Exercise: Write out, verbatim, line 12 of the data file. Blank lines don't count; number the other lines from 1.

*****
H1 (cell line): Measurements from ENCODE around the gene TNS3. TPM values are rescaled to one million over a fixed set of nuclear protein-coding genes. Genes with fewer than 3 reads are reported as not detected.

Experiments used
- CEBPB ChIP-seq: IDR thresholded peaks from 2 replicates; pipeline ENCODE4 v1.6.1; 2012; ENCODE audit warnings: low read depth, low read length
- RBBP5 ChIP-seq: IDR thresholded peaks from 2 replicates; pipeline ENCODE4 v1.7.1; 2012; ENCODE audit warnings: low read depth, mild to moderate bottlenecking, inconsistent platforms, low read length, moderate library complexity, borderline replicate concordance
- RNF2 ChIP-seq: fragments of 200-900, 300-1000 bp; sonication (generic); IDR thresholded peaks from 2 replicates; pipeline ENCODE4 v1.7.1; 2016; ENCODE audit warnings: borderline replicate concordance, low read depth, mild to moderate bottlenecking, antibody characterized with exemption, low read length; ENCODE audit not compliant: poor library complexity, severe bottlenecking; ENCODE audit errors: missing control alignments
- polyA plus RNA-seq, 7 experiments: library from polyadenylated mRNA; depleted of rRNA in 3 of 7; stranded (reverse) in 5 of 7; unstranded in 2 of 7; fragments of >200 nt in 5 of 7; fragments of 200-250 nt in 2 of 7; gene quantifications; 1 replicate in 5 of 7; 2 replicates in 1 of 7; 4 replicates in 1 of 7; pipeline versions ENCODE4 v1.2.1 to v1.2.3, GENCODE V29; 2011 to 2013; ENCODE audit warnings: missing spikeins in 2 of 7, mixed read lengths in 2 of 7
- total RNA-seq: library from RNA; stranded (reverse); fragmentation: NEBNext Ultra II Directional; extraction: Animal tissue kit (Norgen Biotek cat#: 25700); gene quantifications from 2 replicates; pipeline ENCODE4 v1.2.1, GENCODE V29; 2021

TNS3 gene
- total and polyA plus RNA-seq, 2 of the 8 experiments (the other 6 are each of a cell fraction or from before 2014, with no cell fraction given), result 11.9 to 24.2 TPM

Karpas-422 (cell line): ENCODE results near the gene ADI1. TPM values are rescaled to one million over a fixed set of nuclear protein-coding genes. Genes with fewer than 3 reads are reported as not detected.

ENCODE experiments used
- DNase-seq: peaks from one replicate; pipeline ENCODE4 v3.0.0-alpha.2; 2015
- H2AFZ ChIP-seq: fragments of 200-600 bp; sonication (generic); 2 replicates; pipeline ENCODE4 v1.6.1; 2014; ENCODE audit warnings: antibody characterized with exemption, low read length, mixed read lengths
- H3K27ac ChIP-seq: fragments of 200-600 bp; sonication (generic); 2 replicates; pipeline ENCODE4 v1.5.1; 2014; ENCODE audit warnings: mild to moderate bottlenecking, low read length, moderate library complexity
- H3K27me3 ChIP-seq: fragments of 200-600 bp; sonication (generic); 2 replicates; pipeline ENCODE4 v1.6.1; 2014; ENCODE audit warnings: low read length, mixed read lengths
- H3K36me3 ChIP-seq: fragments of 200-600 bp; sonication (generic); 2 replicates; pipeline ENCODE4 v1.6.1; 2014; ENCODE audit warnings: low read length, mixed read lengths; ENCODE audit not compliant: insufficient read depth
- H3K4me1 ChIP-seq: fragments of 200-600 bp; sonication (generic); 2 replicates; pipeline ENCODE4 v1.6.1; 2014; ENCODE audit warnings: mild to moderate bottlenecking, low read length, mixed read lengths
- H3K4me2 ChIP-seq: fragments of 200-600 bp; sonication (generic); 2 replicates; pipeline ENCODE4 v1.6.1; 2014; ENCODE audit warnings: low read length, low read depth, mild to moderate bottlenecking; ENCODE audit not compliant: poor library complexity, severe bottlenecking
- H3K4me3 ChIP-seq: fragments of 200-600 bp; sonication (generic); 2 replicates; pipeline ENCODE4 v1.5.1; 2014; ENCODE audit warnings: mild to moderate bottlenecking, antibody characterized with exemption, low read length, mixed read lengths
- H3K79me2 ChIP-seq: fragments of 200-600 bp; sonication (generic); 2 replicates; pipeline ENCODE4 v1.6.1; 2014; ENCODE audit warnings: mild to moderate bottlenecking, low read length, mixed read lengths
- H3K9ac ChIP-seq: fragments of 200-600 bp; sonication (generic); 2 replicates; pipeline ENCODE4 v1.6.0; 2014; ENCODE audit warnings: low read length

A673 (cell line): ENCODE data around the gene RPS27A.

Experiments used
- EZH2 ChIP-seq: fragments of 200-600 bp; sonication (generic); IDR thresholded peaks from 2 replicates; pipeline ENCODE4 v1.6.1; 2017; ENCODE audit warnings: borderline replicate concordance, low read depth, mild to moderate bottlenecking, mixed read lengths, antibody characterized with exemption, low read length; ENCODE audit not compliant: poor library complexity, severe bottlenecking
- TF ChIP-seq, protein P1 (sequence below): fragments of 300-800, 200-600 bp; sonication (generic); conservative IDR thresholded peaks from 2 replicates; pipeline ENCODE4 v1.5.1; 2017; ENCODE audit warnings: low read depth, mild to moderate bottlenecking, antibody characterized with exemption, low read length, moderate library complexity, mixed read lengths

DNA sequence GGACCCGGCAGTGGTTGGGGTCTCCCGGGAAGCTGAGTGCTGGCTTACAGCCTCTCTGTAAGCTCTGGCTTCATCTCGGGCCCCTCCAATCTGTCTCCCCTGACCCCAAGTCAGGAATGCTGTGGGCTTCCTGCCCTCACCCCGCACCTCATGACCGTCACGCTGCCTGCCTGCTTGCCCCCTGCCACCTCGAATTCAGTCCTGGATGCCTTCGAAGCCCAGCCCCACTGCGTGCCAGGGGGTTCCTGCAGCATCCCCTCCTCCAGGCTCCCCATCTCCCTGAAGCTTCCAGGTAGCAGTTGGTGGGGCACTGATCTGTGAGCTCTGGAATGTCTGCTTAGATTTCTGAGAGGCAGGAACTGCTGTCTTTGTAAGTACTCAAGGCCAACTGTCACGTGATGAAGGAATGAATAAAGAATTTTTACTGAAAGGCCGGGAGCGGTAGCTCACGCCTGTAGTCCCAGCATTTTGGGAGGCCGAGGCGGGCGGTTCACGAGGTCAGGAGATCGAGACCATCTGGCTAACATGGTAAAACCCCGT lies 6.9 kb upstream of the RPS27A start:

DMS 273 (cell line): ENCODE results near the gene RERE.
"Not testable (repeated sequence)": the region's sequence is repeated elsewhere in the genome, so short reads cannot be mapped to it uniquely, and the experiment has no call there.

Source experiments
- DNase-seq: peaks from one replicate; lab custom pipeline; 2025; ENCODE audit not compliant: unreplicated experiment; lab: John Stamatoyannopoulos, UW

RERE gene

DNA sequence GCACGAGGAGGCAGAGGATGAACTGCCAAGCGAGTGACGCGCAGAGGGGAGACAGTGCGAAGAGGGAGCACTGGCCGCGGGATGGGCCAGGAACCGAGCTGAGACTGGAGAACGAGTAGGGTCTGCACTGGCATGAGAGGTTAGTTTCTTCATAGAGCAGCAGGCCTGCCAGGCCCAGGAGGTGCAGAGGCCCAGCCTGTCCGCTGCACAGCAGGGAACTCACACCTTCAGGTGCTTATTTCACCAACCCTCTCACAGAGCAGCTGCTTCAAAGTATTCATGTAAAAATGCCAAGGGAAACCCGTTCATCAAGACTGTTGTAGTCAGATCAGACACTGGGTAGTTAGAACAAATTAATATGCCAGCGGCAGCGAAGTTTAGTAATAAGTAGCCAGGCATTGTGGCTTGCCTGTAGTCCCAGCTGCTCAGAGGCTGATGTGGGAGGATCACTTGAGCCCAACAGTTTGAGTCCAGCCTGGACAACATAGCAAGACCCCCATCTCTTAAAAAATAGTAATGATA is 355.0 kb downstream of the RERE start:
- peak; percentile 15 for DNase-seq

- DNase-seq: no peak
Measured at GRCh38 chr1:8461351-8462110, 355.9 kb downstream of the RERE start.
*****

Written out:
- DNase-seq: peaks from one replicate; pipeline ENCODE4 v3.0.0-alpha.2; 2015